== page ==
Snakes of Illinois

There are over 40 species of snakes found in Illinois. Their habitat range includes grasslands, swamps, ponds, lakes, forests, and rivers. Illinois is home to both venomous and nonvenomous snakes. To clarify, venomous is not the same as poisonous. A venomous animal injects toxins by biting or stinging their prey, while poisonous animals refer to animals that are toxic when eaten. While the mere idea of a snake can strike fear in many, snakes serve a vital role in their ecosystem, serving as both a sentinel of ecosystem health and helping to maintain a balance in the natural world. They have also evolved some impressive and unique adaptations which set them apart from other reptile species! Check out this review of several snake species found throughout our state. You can learn more about these and other species through the Illinois Department of Natural Resources Wild About Snakes page.  

Two of the four venomous snakes found in Illinois include:  

  1. Eastern Massasauga occur throughout the northern two-thirds of Illinois. While massasaugas are endangered in Illinois due to habitat loss and fragmentation, recent studies have shown they maintain an impeccable amount of genetic diversity within populations.  
  1. Timber rattlesnakes, also referred to as the American viper, typically range from 2.5 – 5 feet in length. In Illinois, they are found in the counties bordering the Mississippi River as well as throughout the southern third of the state. Rattlesnakes in general are ovoviviparous, meaning the egg incubated and hatched inside the mother. The mother will then give birth to live offspring. This reproductive strategy therefore is a combination of egg laying and life birth. In rattlesnakes, incubation and birth generally takes around 90 days. 
Photo Credit: Laura Adamovicz

Non-venomous snakes of Illinois:  

  1. Garter snakes, also called the grass snake, are arguably the most commonly seen snake in Illinois. Although there are over 35 species of garter snakes scattered throughout North America, Illinois is home to the common garter snake and the plains garter snake. Like their venomous counterparts, garter snakes are ovoviviparous and a single female can birth up to 80 young each season! Despite this similarity, garter snakes do not pose a threat to humans. On the contrary, this species serves an important part of the food web, consuming primarily fish, amphibians, small birds, and invertebrates while also being on the menu for a wide variety of animals themselves.  
  1. The Eastern hognose snake, also known as the puff adder, is found statewide in Illinois. They get their name from their characteristic upturned snout. This snake finds its way onto our non-venomous list on a technicality – it has a very mild venom which can cause a local reaction in people but is otherwise of minimal concern. They are also unlikely to strike a person, preferring instead to feign death when faced with a predator. Hognose snakes diet consists mainly of toads, frogs, and salamanders.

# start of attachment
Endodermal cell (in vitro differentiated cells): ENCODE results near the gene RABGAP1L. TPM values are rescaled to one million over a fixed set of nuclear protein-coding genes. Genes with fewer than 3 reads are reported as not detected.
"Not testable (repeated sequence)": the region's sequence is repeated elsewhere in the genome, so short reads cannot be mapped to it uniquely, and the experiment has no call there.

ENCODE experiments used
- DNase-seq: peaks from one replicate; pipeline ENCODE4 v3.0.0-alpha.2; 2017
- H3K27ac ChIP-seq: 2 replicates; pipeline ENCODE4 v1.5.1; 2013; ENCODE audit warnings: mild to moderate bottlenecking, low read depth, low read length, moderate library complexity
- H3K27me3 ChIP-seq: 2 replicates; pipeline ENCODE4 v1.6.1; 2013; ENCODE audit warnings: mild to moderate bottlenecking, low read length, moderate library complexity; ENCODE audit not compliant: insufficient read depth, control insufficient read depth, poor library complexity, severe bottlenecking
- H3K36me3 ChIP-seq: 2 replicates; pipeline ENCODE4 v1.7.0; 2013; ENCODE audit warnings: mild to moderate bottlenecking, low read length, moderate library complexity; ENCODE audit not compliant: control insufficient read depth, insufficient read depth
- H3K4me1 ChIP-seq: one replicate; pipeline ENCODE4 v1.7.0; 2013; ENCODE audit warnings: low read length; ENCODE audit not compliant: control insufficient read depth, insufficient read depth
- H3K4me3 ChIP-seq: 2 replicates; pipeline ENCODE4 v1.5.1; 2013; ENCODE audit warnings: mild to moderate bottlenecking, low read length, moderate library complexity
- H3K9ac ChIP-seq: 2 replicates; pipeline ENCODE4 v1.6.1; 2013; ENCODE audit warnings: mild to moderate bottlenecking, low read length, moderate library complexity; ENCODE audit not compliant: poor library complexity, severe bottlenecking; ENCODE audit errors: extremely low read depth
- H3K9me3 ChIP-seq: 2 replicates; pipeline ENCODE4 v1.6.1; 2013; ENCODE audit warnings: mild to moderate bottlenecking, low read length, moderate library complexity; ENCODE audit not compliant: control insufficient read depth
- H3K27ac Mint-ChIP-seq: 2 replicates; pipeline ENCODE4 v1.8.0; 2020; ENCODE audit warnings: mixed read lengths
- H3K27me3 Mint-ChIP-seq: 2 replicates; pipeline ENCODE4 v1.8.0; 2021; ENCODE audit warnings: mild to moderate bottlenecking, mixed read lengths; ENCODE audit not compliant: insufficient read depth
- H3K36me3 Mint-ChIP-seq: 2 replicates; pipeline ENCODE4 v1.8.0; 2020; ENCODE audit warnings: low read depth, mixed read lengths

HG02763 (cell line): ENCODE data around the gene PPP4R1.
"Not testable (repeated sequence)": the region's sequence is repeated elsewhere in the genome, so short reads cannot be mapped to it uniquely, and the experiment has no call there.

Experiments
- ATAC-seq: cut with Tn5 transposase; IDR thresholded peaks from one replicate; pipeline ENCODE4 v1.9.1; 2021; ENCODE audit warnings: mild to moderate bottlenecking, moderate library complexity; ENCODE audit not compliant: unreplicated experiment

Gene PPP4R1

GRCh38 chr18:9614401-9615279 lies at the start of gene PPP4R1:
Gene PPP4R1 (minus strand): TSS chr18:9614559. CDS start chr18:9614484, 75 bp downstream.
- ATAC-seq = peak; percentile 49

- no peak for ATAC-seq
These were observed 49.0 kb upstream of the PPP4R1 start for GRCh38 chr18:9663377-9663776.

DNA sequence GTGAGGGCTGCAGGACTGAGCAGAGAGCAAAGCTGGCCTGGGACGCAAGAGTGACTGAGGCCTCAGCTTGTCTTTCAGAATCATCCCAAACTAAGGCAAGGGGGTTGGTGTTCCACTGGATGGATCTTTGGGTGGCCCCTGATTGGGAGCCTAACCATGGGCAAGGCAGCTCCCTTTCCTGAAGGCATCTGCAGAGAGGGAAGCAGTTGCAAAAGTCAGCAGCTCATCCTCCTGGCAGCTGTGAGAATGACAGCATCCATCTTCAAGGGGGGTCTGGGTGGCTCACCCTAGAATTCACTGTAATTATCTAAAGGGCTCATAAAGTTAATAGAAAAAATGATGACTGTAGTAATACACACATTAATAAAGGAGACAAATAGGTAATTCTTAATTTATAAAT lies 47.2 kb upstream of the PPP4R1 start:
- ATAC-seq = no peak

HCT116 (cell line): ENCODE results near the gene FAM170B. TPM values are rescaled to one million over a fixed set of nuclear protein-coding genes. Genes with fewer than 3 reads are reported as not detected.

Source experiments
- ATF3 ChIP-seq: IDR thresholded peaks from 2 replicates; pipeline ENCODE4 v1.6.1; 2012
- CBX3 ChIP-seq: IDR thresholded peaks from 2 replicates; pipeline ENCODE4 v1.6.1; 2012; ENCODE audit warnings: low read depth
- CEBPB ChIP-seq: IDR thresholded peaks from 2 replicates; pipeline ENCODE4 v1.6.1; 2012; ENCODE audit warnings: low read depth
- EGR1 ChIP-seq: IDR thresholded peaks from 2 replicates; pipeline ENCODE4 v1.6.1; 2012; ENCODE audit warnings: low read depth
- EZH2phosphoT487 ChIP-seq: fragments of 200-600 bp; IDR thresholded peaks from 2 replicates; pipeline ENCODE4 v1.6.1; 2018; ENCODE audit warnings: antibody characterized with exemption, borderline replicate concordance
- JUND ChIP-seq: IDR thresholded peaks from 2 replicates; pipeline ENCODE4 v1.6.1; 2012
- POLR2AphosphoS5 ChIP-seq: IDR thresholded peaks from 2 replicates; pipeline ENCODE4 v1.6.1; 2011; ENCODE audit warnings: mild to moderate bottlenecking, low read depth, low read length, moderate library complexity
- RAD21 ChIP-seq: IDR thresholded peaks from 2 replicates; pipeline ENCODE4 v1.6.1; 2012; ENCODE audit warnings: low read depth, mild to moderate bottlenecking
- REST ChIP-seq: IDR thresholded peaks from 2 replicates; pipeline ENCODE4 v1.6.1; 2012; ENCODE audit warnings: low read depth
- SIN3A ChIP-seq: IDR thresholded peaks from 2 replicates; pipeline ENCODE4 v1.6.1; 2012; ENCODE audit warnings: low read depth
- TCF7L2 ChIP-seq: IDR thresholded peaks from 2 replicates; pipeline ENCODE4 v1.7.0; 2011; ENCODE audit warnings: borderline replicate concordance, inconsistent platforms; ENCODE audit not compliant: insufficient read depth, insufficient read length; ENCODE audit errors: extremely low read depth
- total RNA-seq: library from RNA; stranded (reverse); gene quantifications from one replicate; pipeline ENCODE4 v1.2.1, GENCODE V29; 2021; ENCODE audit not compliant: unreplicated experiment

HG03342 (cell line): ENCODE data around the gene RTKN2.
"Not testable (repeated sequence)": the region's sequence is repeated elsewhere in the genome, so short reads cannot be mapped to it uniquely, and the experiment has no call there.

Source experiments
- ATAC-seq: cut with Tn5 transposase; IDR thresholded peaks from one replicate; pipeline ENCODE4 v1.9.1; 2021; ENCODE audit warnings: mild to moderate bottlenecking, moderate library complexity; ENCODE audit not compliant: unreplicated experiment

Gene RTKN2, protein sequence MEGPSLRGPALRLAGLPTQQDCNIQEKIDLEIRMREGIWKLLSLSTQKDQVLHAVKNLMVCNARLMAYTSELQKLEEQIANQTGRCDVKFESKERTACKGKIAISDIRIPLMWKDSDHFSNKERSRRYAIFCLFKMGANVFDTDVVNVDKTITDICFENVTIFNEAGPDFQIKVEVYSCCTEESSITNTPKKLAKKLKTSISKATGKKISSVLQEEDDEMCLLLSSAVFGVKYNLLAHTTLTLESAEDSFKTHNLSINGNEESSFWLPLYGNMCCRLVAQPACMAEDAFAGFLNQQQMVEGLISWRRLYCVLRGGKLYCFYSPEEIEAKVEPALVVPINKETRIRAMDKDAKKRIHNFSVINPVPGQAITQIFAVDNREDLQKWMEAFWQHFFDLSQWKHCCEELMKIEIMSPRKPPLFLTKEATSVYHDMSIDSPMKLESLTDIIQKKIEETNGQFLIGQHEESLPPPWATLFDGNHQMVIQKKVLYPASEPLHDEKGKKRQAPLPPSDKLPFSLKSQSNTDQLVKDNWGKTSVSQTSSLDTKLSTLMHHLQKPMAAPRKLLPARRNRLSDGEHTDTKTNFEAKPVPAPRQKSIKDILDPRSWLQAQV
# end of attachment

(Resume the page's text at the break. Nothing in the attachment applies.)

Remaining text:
1. Water moccasin can generally refer to any of seven species of water snakes found in Illinois. Most (six, to be exact) are non-venomous species, and only get a bad rap due to the notorious cottonmouth, which is venomous. Other species of water snake found in Illinois include the common watersnake, plain-bellied watersnake, southern watersnake, queensnake, diamond-backed watersnake, and Graham’s crayfish snake. All water snakes are known to be quite feisty and quick to defend themselves by striking out and releasing a malodorous musk from glands near the tail.  

One of the more interesting facts about snakes in Illinois specifically is the Snake Migration also known as Snake Road. Located in Shawnee National Forest, LaRue Road is the only road in the world that closes from March 15th to May 15th and September 1st to October 30th in order to protect migrating snake species. During the spring, snakes and other native reptiles migrate from the forest preserves limestone bluffs to LaRue Swamp and are revered during the winter.  The forest preserve first closed the road in 1972 in order to protect migrating reptiles from being hit by cars.  

Those who volunteer in the Wildlife Medical Clinic know how dangerous it is for reptiles to migrate across busy roads! We hope learning more about these distinctive species will help everyone recognize the value of these snakes in our natural world and dissuade a person from causing a snake unnecessary harm. We appreciate the many ways these animals support the ecosystem and do our best to support any snake that comes in for our care! 

Written by Maura Ryan, class of 2024.